Arthritis news from Manitoba

September 1, 2016

Living Well With Arthritis – A Free Public Forum

September is Arthritis Awareness Month. It’s also the time to settle back into fall routines – returning to work or school, and regularly scheduled activities. 

If you, or a loved one, are one of the 200,000+ Manitobans living with arthritis, it can be time-consuming to find the answers you need to live well with the disease. 

You may be trying to balance your arthritis, work, and family, like Contessa Benson of Winnipeg.

“I was 40 and the difficulties in mobility were overwhelming. I was physically and emotionally drained because of the pain. 

At work with typing, getting up and down from my chair. At home with grabbing, twisting and holding things. I needed help from my husband and my four-year-old son. Help pouring milk, cutting my food and eating because my jaws were difficult to open. 

After trial and errors in medications and visits to the doctor for nine months, I found The Arthritis Society.”

On Saturday, September 17 at the downtown Radisson Winnipeg, you can find us and get your arthritis questions answered at no cost. 

The program will feature rheumatologist Dr. Annaliese Tisseverasinghe. From 9:30am to 1:30pm, a panel of arthritis healthcare professionals will present and lead discussions about medications, the benefits of movement, how to protect your joints, what foods are best to eat, and more.

Register today! All are welcome.

Advance registration required by September 14. A nutritious lunch is included. Please let us know about any dietary requirements and any accommodation/accessibility needs.

Amileah’s First Family Day

Is your family impacted by juvenile idiopathic arthritis (JIA)? You are not alone. More than 600 kids in Manitoba live with JIA.  

Join us Sunday, October 2 at Dakota Community Centre for Family Day. Connect with other families dealing with JIA like Amileah Cook and her grandmother Genevie. 

Amileah is 10 years old. Genevie first noticed symptoms when Amileah was a toddler. “Amileah would be hot, then cold, from one extreme to the other over and over again. Her knees buckled up and she kept falling, too.” 

Genevie took Amileah to the doctor for x-rays and blood work. Then came a positive diagnosis for JRA.

Immediately, Amileah had two steroid injections in one knee, giving ease of movement, but one leg grew a couple centimetres longer than the other.

Despite everything, Amileah has been in dancing lessons for three years, swims once a week, and loves rollerskating. She was the #2 Youth Fundraiser for the 2016 Wawanesa Insurance Walk to Fight Arthritis and won a national prize.

Amileah and Genevie look forward to their first Family Day. “Thank you for thinking of us,” says Genevie. “We can’t wait to attend. Amileah’s great-grandmother is coming too.”

The program will feature pediatric rheumatologist Dr. Kerstin Gerhold. Topics will include: medications, coping with difficult emotions, exercise, and the latest treatments for JIA. The Teen Support Program will be launched, and Prairie Wildlife Rehabilitation Centre will give an interactive presentation just for kids.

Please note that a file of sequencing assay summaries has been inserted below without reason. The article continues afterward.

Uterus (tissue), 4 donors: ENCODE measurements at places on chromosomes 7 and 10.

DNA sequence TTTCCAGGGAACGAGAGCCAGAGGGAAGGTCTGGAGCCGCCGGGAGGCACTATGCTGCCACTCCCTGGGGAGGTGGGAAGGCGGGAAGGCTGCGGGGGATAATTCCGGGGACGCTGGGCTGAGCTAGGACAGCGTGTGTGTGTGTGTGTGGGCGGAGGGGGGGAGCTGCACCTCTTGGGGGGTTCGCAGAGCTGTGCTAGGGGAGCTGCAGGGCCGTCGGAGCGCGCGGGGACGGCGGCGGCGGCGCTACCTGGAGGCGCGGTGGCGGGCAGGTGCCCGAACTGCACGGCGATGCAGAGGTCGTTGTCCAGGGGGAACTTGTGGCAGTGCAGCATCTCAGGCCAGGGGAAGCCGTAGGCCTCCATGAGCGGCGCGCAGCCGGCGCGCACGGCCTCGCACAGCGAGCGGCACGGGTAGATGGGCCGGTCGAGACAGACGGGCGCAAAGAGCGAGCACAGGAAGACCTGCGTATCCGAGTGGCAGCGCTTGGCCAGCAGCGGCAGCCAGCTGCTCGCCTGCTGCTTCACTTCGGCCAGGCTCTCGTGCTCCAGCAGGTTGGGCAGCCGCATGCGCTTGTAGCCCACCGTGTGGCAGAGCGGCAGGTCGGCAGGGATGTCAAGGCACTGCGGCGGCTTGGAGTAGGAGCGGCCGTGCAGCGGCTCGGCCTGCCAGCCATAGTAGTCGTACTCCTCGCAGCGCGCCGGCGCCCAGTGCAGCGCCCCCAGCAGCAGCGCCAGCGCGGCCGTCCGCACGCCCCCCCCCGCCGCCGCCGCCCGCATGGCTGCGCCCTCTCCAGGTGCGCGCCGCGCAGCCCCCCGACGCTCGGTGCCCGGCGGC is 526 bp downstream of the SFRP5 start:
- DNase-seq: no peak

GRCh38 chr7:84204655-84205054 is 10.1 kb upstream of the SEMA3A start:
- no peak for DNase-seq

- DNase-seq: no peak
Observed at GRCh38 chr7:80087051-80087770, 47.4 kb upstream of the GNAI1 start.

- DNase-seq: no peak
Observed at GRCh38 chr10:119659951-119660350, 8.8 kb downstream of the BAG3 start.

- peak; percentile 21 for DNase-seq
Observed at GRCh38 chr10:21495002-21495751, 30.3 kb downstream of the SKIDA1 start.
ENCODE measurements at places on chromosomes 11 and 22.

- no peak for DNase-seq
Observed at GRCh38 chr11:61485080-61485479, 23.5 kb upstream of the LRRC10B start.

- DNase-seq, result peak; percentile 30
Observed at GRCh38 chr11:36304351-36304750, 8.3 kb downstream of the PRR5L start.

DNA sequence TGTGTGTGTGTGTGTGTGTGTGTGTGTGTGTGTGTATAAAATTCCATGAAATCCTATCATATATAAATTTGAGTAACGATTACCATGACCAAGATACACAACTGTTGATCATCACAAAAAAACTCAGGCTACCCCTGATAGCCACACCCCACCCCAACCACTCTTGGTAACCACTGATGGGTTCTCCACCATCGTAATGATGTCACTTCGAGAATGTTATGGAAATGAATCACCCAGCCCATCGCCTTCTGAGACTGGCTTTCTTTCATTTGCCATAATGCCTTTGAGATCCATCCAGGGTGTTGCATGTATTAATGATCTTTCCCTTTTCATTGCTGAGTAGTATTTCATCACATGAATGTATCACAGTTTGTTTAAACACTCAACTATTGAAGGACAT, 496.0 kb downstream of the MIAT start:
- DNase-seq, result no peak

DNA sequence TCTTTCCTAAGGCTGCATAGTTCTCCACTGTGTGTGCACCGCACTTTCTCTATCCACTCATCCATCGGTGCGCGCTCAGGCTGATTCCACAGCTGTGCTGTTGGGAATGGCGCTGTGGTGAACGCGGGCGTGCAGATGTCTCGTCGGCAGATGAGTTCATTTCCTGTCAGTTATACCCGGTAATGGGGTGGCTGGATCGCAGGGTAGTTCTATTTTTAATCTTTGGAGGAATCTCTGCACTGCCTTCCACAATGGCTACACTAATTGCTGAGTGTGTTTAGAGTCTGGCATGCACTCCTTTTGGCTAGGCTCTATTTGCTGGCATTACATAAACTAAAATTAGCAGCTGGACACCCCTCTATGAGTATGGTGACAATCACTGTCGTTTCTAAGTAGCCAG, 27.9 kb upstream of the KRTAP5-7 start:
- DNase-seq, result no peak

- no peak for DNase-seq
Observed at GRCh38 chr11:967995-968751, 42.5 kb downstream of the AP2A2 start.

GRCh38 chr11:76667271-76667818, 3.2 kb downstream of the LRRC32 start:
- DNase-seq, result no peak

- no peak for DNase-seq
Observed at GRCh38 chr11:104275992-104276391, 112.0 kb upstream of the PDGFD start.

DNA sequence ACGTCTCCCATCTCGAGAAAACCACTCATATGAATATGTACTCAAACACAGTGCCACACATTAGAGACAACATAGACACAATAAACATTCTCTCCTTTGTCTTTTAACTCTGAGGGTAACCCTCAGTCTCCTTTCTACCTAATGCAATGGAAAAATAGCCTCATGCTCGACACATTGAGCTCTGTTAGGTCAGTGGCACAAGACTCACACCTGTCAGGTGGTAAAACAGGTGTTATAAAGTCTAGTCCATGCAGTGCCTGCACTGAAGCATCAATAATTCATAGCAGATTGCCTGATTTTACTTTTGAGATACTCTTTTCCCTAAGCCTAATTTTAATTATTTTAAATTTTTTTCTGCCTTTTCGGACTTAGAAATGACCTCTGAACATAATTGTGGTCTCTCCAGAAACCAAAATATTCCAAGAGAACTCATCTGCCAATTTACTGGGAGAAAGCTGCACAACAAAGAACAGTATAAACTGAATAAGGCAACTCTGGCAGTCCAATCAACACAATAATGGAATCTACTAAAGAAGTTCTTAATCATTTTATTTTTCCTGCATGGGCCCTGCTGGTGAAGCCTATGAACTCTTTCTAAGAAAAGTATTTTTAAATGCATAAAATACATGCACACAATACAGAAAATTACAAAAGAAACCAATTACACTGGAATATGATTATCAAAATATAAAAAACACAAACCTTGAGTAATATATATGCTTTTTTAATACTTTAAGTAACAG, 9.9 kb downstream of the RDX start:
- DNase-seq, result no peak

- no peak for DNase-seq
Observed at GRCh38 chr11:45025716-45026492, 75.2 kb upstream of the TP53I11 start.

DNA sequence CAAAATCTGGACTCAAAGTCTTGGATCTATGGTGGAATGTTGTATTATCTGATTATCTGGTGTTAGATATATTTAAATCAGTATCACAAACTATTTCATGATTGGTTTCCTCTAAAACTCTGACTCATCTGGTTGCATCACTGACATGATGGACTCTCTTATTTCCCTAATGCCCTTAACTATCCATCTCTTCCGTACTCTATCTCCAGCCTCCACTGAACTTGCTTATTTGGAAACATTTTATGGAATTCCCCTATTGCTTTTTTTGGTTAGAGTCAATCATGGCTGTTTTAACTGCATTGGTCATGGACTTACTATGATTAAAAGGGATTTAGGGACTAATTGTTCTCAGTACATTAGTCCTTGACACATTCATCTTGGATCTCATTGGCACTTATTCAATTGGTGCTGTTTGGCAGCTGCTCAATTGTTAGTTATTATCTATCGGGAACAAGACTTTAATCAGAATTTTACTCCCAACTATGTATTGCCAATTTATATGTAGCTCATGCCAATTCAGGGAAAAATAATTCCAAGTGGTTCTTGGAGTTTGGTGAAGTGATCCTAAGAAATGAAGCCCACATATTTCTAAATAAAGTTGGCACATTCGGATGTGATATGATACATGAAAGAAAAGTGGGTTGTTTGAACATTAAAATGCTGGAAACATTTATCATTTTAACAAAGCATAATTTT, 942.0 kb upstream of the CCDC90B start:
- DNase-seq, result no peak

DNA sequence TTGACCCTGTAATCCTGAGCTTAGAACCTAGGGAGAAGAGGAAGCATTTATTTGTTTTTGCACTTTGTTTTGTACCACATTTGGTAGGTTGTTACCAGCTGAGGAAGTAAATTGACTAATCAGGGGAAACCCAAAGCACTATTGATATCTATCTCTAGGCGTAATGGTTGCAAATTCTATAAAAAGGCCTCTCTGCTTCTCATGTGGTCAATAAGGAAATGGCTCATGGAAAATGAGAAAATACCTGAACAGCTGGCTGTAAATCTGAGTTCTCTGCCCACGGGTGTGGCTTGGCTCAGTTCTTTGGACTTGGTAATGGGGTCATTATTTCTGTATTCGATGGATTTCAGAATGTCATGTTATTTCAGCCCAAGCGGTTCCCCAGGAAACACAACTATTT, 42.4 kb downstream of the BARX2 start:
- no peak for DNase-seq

Financial support is available for families living outside of Winnipeg. Get all the details here and register online  today!

Welcoming and training new volunteers: Victoria Gratton’s story

Welcome volunteers training on September 7 to lead the Chronic Pain Management Workshop

Victoria Gratton is entering her 4th year of Exercise Science at The University of Winnipeg. She first joined as a  Wawanesa Insurance Walk to Fight Arthritis volunteer. Her story:

Q. Volunteering inspiration?

A. I found out about opportunities through my Kinesiology Student Association. I always promised myself that I would volunteer somewhere while in university. The Society offered a range of activities that would challenge me and improve my understanding of arthritis. 

Q. Favourite Walk moment?

A. When I handed out coloured stickers that represented the different types of arthritis [Colours of Pain]. This showed me that arthritis is more prevalent that I thought. I was surprised to learn how many types there are, that it is possible to have more than one and to see the number of people it actually affects, directly or indirectly.

Q. Why deliver arthritis education?

A. Because it will allow me to help educate individuals about their disease, and teach them how to effectively manage it. I can potentially use this information in Exercise Physiology. 

Q. Your message to potential volunteers?

A. This is a great opportunity to help make others’ lives better, as well as your own. You meet new people and contribute to a good cause. You learn about yourself and your interests, while making a positive impact.

Thanks so much Victoria! It’s never too late to sign up and join us! 

Click here to apply online or contact Allison Kirkland, Education & Services Coordinator by e-mail at, or by phone at 204.942.4892, toll-free 1.800.321.1433.